My understanding is that you want to control roll in a rocket, along with the other directions. An Atlas V has a single RD-180 engine but I didn't see anything about vernier engines. I guess the RD-180 has two combustion chambers and two nozzles, and if those nozzles can gimbal independently that would do it--point them in different directions and the rocket will roll. I suppose that must be the case, otherwise they'll be a little misaligned and you couldn't control it. But I couldn't find anything that explicitly states that.

RD180 model

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    $\begingroup$ Related: Atlas II used a set of hydrazine thrusters in the interstage for roll control after the vernier rockets were deleted from the first stage. $\endgroup$ Commented Feb 16, 2020 at 1:01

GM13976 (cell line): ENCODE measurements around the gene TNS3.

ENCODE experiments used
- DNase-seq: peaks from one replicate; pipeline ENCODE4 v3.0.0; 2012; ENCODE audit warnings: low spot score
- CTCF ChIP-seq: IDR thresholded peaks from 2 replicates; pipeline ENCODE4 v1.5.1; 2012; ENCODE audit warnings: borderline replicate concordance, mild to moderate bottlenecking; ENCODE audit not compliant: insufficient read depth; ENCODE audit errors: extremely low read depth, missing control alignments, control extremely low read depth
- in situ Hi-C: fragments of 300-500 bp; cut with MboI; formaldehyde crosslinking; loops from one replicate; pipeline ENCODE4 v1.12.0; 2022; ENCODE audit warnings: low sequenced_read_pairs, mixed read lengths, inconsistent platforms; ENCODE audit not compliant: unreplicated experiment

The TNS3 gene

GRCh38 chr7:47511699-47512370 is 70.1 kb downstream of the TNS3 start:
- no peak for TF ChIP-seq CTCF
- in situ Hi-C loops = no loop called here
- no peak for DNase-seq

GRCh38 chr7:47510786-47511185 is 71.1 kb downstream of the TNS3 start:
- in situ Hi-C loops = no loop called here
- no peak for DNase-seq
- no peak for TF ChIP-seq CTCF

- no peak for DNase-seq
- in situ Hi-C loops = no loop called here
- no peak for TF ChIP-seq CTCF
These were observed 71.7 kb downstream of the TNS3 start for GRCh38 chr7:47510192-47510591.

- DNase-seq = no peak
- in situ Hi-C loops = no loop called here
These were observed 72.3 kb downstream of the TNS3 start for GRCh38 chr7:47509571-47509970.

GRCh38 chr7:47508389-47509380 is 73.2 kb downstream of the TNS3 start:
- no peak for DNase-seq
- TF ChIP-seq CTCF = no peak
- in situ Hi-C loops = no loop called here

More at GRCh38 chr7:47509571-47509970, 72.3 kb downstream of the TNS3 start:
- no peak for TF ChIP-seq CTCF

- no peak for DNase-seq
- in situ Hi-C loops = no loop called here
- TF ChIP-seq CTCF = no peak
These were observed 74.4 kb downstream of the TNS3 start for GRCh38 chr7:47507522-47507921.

1 Answer 1


The RD-180 can gimbal each thrust chamber independently, allowing for roll control.

Each Chamber assembly is gimballed in two planes for thrust vector control. This feature is implemented through the innovative construction of the gimballing unit on each hot oxygen gasline. Strains developed by the actuator for chamber gimballing are confined structurally to the engine elements. This is an optimal solution that provides flight control not only in pitch and yaw, but also in roll direction.

(emphasis mine)

From Incorporation of RD-180 Failure Response Features in the Atlas V Booster Emergency Detection System

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    $\begingroup$ Beat me to the punch; slide 12 of this presentation confirms that the RD-180 provides roll control. $\endgroup$ Commented Feb 16, 2020 at 0:43
  • $\begingroup$ @RussellBorogove looks like a good reference. $\endgroup$ Commented Feb 16, 2020 at 0:53

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